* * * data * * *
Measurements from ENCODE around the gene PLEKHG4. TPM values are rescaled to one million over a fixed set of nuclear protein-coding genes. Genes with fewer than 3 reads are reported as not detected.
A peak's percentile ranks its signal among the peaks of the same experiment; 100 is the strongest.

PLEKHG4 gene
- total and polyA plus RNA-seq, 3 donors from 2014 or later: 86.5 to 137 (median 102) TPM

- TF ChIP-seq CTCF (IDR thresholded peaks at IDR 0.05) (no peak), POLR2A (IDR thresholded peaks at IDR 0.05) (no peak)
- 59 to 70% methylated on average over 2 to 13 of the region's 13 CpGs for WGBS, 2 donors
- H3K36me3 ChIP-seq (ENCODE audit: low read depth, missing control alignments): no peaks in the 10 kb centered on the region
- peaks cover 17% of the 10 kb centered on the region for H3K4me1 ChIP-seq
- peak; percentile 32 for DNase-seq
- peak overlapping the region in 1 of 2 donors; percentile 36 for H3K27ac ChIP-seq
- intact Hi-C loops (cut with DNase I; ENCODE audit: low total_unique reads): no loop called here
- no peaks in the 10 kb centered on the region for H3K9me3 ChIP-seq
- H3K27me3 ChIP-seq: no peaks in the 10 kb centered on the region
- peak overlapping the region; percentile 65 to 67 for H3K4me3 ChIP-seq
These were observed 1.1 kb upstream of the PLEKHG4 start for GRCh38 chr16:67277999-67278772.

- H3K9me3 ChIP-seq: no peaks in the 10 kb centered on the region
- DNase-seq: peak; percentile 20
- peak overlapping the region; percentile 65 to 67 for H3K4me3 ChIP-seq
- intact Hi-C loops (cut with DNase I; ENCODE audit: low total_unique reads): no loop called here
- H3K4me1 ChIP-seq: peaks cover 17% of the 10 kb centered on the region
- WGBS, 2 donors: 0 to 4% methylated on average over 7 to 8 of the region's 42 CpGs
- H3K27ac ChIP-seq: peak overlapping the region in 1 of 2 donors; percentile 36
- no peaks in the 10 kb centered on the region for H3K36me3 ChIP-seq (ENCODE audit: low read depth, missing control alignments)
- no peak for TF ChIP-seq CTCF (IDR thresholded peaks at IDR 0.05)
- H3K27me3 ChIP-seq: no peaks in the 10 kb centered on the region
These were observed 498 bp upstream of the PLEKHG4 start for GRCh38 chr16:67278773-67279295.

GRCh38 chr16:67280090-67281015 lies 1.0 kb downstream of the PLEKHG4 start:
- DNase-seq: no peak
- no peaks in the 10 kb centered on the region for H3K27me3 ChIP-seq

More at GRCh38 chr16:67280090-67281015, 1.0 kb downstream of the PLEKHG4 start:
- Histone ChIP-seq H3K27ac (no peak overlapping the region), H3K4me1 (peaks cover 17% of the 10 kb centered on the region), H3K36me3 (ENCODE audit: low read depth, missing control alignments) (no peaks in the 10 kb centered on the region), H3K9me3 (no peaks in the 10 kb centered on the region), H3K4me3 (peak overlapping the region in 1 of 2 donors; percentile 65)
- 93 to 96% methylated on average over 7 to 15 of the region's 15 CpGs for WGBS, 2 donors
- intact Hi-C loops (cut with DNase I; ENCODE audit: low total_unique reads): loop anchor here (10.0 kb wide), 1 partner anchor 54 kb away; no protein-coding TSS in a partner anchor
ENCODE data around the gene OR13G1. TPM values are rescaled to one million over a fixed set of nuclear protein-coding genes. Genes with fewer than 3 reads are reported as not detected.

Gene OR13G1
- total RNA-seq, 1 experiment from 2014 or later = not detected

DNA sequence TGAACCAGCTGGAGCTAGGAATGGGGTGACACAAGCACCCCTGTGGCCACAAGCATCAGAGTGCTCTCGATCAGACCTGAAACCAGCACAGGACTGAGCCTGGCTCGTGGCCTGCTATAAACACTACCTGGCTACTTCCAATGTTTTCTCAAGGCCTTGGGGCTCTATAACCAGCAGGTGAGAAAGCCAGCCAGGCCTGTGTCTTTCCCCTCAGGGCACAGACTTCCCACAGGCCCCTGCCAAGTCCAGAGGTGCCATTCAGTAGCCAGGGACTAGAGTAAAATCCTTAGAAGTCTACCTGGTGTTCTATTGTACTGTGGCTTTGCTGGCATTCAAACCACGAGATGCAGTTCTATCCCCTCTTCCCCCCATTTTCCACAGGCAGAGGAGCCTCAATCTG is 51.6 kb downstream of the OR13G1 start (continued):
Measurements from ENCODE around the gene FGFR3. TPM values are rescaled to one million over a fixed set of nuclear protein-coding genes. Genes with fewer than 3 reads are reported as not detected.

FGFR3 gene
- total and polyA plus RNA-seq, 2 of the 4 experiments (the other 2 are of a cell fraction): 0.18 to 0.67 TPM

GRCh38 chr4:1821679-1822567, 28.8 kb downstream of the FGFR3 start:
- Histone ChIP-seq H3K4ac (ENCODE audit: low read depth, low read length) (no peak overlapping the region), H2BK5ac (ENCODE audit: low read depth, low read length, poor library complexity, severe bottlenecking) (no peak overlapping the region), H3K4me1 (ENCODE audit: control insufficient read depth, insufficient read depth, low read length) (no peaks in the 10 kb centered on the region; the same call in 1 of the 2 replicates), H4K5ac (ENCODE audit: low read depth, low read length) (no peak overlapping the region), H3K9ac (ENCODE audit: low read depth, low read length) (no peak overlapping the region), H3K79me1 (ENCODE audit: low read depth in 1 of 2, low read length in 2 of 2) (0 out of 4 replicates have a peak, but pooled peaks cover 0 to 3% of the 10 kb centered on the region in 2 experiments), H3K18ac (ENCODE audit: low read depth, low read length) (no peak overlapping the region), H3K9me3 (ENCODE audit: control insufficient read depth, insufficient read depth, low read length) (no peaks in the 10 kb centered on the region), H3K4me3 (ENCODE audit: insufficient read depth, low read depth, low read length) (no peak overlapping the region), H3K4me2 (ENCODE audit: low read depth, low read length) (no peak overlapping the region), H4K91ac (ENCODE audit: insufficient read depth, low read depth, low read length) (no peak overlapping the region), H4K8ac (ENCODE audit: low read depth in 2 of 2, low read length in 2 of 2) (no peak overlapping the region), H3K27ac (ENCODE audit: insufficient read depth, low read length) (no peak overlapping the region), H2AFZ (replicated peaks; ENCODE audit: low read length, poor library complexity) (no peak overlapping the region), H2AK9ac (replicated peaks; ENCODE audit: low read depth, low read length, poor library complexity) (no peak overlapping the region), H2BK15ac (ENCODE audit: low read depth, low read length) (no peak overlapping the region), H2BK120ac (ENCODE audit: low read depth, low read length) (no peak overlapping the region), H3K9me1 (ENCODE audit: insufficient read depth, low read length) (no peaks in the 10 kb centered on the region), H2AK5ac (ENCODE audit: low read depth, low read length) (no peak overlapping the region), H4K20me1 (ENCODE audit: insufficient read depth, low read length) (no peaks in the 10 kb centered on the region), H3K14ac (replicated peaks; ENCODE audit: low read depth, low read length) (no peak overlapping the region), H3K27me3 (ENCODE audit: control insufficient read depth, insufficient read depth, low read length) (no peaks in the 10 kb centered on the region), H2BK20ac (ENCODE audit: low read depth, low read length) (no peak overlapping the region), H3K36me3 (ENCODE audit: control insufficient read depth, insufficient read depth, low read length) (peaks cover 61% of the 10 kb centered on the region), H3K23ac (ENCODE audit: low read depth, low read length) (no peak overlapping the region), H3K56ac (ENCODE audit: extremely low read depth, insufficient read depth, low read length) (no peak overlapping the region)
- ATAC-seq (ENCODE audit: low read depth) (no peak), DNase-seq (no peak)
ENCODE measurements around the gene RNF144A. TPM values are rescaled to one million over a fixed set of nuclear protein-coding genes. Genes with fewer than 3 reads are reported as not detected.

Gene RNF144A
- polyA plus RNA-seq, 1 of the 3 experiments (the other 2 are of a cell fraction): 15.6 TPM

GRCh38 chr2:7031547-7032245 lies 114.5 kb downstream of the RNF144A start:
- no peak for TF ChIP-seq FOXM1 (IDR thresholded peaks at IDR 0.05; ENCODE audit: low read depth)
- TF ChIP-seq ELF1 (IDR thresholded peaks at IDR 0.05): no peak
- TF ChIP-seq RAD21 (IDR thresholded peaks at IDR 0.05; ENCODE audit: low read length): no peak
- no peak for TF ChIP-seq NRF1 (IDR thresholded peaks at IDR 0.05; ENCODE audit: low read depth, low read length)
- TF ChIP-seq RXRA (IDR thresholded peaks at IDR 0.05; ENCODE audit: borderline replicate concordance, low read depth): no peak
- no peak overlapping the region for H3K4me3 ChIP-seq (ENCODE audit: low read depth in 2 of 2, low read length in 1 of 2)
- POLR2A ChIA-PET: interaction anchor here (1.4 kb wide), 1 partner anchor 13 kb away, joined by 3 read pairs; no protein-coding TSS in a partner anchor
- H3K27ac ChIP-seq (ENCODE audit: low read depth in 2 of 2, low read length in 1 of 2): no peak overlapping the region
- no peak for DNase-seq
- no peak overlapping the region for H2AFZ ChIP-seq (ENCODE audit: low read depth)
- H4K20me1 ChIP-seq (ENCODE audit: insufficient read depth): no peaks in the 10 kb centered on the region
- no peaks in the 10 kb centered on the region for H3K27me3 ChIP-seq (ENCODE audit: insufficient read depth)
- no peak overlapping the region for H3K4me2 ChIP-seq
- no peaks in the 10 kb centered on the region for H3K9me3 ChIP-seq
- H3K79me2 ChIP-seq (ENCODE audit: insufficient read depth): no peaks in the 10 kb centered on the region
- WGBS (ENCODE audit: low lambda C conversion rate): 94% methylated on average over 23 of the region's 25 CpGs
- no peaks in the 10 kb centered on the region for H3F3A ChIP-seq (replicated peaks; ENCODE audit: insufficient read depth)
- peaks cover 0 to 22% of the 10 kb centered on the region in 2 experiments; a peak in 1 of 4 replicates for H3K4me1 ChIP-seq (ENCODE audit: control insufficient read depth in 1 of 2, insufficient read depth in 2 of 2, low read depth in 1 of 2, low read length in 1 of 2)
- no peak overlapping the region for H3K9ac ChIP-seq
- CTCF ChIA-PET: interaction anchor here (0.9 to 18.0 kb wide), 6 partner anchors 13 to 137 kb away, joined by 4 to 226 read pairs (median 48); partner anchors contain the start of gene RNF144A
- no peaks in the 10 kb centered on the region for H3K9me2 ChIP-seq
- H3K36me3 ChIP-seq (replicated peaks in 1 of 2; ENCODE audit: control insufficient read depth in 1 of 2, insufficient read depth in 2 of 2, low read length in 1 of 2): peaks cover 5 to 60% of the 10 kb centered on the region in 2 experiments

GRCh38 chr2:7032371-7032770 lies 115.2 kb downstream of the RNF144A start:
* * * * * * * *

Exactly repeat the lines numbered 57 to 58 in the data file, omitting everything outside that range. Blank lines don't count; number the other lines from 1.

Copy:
- no peak overlapping the region for H2AFZ ChIP-seq (ENCODE audit: low read depth)
- H4K20me1 ChIP-seq (ENCODE audit: insufficient read depth): no peaks in the 10 kb centered on the region